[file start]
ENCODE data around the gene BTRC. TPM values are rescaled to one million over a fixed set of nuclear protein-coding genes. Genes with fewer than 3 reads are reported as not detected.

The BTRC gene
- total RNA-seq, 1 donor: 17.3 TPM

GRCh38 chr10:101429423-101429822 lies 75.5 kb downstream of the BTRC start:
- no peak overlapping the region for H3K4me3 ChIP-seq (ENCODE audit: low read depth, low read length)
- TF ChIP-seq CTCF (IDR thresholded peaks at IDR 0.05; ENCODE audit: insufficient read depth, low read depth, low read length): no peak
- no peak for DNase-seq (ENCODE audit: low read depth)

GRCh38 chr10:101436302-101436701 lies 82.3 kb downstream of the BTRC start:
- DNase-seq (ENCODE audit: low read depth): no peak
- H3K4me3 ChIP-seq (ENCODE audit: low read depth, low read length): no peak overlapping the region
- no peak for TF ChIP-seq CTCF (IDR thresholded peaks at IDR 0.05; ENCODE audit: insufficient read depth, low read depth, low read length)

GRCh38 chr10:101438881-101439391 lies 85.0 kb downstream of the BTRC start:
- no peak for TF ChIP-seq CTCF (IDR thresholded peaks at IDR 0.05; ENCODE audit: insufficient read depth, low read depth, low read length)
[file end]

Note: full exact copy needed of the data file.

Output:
ENCODE data around the gene BTRC. TPM values are rescaled to one million over a fixed set of nuclear protein-coding genes. Genes with fewer than 3 reads are reported as not detected.

The BTRC gene
- total RNA-seq, 1 donor: 17.3 TPM

GRCh38 chr10:101429423-101429822 lies 75.5 kb downstream of the BTRC start:
- no peak overlapping the region for H3K4me3 ChIP-seq (ENCODE audit: low read depth, low read length)
- TF ChIP-seq CTCF (IDR thresholded peaks at IDR 0.05; ENCODE audit: insufficient read depth, low read depth, low read length): no peak
- no peak for DNase-seq (ENCODE audit: low read depth)

GRCh38 chr10:101436302-101436701 lies 82.3 kb downstream of the BTRC start:
- DNase-seq (ENCODE audit: low read depth): no peak
- H3K4me3 ChIP-seq (ENCODE audit: low read depth, low read length): no peak overlapping the region
- no peak for TF ChIP-seq CTCF (IDR thresholded peaks at IDR 0.05; ENCODE audit: insufficient read depth, low read depth, low read length)

GRCh38 chr10:101438881-101439391 lies 85.0 kb downstream of the BTRC start:
- no peak for TF ChIP-seq CTCF (IDR thresholded peaks at IDR 0.05; ENCODE audit: insufficient read depth, low read depth, low read length)